Beginagame (Passing Through Theatre) 2015 Toronto Fringe Review

lily sutherland

Where to even begin in describing Passing Through Theatre’s show Beginagame, part of the 2015 Toronto Fringe Festival? I just returned from seeing this strange, funny, glittery show and I’m still feeling a bit confused.

Beginagame is a journey into the subconscious mind of Misha (played by Erin Morgan), a young woman who — as we eventually come to learn — is plagued by guilt, repressed traumatic memories, and a generous dose of regret.

The show opens with Misha reading newspaper headlines vis a vis an off-stage voice. Her subconscious, a darkly humorous character (played by Lily Sutherland), emerges from behind her after one specific headline and literally grabs ahold of her. She’s immediately terrifying and funny.

Cue the contemporary dance routine, with Misha making reference to her love of dance repeatedly. I’m still not sure what this sequence had to do with the ultimate theme of the show, and I wonder if the precious time used dancing could have been better spent developing Misha’s character, or setting up even a small amount of her backstory. Contemporary dance isn’t really my thing, so it’s possible the point was simply lost on me, but this particular sequence seemed to stand alone compared to the others.

After this initial confusion, the play becomes a bit more cohesive. We understand that Misha is terrified of, and eventually angry with, her subconscious, but feels compelled to play a “game” with her. The gameshow-like question and answer game is lively, funny, and well done. I’m also a fan of audience participation, which it has.

Sutherland really shines as Misha’s subconscious/gameshow host here. Her consistent, strong, and thoroughly creepy performance — as well as her costume — was the highlight for me. Morgan’s Misha at times felt way over the top and overly dramatic.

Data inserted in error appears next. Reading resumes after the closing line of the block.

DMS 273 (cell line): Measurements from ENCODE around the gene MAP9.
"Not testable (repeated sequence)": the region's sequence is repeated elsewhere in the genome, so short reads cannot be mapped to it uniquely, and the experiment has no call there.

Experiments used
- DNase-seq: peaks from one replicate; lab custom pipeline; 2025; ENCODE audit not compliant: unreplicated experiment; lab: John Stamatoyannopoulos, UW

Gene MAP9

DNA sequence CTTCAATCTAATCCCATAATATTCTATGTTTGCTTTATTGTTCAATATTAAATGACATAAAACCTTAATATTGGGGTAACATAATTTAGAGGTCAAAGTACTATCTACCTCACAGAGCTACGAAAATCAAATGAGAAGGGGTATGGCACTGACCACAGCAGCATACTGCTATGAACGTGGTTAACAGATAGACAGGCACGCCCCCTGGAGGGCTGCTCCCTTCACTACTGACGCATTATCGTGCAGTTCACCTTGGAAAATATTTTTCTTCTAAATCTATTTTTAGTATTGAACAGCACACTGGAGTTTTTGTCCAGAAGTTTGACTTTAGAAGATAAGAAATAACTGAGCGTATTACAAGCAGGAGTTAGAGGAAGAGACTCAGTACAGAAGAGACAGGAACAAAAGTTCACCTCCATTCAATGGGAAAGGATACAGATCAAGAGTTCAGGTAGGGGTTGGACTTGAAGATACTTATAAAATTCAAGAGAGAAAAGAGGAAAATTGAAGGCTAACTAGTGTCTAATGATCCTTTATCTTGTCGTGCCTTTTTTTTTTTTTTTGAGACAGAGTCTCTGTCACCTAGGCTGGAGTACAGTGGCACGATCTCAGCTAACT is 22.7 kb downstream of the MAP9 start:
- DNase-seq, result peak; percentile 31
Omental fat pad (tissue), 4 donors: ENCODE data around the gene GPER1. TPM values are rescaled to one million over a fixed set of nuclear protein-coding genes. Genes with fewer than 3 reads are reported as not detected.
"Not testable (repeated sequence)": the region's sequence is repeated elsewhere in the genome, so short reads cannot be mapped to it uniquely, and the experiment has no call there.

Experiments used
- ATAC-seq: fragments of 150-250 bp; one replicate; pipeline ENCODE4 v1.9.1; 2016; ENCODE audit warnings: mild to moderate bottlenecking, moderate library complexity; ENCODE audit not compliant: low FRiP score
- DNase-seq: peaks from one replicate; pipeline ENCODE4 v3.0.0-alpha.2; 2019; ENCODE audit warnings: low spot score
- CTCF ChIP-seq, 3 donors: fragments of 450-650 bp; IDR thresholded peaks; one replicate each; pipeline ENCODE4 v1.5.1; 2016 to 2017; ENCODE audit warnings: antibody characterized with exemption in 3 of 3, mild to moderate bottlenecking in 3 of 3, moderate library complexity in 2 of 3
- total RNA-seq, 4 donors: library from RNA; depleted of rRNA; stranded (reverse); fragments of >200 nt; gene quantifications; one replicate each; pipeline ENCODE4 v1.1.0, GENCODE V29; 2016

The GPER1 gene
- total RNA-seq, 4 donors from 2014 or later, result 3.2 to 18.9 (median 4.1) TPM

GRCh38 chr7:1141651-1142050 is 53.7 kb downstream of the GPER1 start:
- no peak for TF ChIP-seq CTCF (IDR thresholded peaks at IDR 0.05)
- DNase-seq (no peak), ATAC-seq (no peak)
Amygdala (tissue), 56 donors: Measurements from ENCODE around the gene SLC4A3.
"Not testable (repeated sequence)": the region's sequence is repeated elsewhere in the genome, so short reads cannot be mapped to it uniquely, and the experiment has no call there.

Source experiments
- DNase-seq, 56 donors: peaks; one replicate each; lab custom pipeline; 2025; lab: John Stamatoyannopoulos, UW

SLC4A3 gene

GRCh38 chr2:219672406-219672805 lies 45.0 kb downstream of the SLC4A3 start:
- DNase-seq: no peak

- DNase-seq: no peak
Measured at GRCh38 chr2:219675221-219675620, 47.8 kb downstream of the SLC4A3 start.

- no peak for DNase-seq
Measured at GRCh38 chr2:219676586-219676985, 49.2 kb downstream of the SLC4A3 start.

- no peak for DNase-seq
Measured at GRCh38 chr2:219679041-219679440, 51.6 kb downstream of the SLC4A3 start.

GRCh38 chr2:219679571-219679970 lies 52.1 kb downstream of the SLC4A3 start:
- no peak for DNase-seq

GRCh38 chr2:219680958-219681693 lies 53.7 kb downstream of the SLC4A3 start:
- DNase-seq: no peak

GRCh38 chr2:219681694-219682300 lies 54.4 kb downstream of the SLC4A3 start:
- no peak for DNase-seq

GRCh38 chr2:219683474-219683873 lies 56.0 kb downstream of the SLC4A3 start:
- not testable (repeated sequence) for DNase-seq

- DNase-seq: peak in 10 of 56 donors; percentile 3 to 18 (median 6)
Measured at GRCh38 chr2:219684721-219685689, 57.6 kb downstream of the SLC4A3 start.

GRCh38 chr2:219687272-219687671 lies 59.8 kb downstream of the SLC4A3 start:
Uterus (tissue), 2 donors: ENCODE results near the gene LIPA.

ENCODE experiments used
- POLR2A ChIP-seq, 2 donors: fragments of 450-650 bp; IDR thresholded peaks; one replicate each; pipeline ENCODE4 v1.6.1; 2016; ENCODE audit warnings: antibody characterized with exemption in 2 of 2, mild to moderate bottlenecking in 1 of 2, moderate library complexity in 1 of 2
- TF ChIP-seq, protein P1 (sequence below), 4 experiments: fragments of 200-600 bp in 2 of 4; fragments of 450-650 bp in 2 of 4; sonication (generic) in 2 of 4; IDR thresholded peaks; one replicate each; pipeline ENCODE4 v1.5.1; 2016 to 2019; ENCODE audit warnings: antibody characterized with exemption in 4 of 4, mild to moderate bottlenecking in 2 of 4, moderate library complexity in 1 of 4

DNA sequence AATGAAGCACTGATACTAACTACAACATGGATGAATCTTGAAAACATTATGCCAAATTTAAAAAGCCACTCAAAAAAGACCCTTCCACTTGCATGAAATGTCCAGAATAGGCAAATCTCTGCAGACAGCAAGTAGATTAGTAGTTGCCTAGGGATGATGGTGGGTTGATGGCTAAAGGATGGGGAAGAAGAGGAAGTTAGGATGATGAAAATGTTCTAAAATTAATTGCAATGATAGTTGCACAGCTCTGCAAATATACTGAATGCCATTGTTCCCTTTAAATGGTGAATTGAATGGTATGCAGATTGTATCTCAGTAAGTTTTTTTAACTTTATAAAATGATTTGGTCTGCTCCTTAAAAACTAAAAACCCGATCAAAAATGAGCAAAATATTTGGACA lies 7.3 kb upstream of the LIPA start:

Eventually, we get to the heart of the matter: Misha must admit a truth about a traumatic childhood event. There is a twist, previously hinted at, and — while I’m happy the subject is raised — I’m still not sure why it’s there. I feel like divulging it would be revealing too much. Misha, as well as the audience, are left with an important message: speak the truth, and use your privileges for good. At least, I think so.

There are elements of this show which I loved — Sutherland’s performance, the game-show version of one’s subconscious, the glittery sign, and the important issue revealed near the end. I’m happy that awareness is being raised and that it’s being spoken about. There were some great laughs, too.

Mostly, however, I left feeling confused about what I’d just seen, and am still trying to understand how the various elements go together.

If you like obscure, dance-heavy scenes and don’t mind a little overdramatics, or if you enjoy well-timed physical performers who play well with each other’s bodies and space, as well as references to current Canadian (more specifically colonial) issues, you may enjoy Beginagame. Otherwise, you may want to skip this one. I still have very mixed feelings about it.


  • Beginagame is playing until July 12 at Tarragon Theatre Extraspace (30 Bridgman Ave.)
  • Tickets are $12 in advance, $10 at the door. The festival also offers a range of money-saving passes for serious Fringers.
  • Tickets can be purchased online, by phone (416-966-1062), from the festival box office down Honest Ed’s Alley (581 Bloor West), or from the venue box office starting one hour before the performance. Venue sales are cash-only.
  • Be advised that Fringe performances always start exactly on time, and latecomers are never admitted. Set your watch to CBC time, and arrive a few minutes early to avoid disappointment

Remaining Showtimes
July 08 at 01:45 PM
July 09 at 03:30 PM
July 10 at 11:30 PM
July 12 at 07:30 PM

Photo of Lily Sutherland provided by company

One thought on “Beginagame (Passing Through Theatre) 2015 Toronto Fringe Review”

  1. A reference to current colonial issues from another white perspective? No thanks. Another play about cultural appropriation disguised as “awareness”. Thank you for perpetuating the white privilege perspective.

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